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Technology decisions

24 February, 2015 - 17:30

There are many benefits that technology can bring to an operations environment. Automated machinery, programmable equipment, and management information systems can provide speed, low unit processing costs, labor cost savings, increased accuracy and consistency, and sophisticated tracking and decision support systems to increase operations efficiency and effectiveness for both manufacturing and service environments. The main drawback in many technology decisions is the high fixed cost of purchasing and implementing the new systems. If mistakes are made in technology purchases, it can severely impact the fortunes of the company.

Managers are often biased in favor of adopting leading edge technology, especially if they see their competitors adopting it. Financial justifications for purchasing new technology are often overly optimistic in estimations of payback periods, the costs of implementation, and the actual gains in overall productivity the firm will enjoy.

The challenge for managers in technology is selecting the right technology for the right application. For example, if a manufacturing company believes that automation will increase the firm’s flexibility to adapt to a changing competitive environment, questions should be asked, such as:

  • What type of flexibility does the company need to thrive?
  • Does it need to quickly switch production across a wide variety of products (product mix flexibility)?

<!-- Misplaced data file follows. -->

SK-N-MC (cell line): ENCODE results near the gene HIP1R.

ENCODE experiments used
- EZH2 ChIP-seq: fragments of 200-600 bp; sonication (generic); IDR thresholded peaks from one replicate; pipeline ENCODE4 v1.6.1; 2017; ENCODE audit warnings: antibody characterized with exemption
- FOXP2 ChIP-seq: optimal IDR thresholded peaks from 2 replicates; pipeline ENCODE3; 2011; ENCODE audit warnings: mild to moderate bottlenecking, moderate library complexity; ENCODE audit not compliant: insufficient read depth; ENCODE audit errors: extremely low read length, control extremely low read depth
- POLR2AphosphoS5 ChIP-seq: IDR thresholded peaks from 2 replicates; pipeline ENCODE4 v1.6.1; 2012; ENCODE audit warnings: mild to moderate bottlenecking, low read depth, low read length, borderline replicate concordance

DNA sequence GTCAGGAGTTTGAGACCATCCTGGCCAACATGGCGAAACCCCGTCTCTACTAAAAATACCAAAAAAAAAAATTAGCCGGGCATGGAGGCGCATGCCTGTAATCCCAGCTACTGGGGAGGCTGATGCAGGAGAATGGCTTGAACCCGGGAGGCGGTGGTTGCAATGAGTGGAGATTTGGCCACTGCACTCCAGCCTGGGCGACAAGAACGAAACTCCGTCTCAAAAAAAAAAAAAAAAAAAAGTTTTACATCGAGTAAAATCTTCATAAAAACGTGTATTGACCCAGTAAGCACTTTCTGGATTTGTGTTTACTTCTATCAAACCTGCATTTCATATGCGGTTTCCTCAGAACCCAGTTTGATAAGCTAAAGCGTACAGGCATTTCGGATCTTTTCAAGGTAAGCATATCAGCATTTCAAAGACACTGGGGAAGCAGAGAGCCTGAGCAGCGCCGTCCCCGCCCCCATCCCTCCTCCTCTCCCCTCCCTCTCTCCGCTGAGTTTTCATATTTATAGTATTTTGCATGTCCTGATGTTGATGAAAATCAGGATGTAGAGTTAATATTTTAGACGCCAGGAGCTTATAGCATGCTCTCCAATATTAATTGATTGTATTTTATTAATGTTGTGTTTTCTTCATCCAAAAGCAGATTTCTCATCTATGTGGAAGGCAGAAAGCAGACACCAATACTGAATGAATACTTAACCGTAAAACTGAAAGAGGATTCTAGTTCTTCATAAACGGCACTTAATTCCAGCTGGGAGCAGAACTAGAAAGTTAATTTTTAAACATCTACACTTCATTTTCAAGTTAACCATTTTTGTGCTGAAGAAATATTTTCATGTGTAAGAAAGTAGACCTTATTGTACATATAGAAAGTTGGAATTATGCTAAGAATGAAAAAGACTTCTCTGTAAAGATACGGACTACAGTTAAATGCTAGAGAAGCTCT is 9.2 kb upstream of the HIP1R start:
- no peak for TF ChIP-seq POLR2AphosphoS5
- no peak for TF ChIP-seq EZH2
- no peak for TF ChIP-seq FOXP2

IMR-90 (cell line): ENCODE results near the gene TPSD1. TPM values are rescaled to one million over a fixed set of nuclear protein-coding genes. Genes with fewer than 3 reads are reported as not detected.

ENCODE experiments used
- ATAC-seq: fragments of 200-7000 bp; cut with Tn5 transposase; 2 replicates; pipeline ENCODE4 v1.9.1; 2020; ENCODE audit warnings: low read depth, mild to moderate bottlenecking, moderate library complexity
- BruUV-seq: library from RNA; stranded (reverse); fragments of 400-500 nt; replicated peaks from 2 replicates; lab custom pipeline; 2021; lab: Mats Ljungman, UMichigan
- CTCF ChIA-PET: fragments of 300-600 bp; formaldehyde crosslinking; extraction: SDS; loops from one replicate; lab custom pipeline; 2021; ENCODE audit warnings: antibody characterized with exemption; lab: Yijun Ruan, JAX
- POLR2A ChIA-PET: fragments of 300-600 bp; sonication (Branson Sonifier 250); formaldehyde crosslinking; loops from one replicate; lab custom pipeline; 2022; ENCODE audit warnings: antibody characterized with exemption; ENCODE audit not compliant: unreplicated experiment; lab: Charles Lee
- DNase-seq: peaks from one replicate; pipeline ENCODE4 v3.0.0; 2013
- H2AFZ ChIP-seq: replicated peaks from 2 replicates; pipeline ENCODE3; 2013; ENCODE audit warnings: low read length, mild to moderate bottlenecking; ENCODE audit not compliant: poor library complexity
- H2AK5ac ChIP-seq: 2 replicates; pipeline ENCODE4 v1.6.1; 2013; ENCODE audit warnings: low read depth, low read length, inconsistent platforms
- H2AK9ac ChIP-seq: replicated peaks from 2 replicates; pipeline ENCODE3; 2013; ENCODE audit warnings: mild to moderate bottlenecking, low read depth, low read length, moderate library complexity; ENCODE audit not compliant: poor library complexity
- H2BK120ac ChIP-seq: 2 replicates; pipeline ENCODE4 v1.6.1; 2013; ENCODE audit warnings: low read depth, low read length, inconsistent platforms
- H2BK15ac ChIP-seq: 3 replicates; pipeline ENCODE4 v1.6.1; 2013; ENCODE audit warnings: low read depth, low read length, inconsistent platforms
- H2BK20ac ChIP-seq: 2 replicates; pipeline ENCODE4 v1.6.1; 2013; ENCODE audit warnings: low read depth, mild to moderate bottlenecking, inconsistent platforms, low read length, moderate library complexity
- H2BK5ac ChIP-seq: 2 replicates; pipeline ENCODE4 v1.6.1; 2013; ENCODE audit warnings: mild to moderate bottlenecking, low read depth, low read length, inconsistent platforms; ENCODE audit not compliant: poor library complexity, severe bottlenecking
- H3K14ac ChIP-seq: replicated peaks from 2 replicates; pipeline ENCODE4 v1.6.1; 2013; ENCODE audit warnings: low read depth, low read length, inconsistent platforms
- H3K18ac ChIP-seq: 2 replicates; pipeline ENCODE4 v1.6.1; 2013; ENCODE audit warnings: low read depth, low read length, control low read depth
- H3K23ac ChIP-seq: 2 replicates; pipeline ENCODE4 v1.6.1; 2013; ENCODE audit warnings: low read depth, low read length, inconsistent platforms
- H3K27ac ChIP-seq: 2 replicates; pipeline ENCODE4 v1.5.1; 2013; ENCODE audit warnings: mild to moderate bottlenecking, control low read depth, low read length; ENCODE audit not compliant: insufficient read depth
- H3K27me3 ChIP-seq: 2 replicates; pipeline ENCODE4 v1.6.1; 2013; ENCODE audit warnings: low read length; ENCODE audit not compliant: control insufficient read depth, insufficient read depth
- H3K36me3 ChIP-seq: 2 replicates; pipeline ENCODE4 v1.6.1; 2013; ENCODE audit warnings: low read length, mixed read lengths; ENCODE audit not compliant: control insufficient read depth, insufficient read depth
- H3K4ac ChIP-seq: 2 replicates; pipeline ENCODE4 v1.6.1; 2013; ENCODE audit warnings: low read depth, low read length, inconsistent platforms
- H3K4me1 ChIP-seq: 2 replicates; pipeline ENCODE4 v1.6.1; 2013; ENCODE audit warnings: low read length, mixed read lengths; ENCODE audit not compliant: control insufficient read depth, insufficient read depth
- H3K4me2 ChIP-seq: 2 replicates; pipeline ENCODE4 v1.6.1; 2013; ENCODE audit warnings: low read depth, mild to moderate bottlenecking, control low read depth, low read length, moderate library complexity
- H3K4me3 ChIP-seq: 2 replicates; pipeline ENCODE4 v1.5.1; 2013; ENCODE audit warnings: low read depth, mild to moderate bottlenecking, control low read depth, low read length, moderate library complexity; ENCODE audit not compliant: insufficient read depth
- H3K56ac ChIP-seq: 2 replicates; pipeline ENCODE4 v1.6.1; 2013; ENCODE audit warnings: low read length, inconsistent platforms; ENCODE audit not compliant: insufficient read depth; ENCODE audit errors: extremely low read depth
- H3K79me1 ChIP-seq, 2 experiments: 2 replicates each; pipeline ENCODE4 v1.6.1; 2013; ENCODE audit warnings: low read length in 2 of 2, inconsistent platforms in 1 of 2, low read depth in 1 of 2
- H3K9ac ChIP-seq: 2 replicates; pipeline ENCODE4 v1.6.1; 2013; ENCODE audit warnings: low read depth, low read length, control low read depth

• Does it need to quickly produce new products for a rapidly changing marketplace (product development flexibility)?
  • Does it need to be able to quickly ramp up production during times of high demand, and quickly scale down production when cyclical or seasonal demand hits downturns (volume flexibility)?

Deere & Co manufactures machinery for the highly cyclical agricultural and construction industries. One of the reasons for Deere’s success over the many decades is its ability to keep its technology expenditures under control so it can weather the inevitable declines in demand for its products. Deere managers use a mix of low technology/labor intensive production methods and automated/programmable technologies in its manufacturing plants. Careful technology decision making is a major reason why Deere & Co continues to thrive in spite of its highly volatile markets.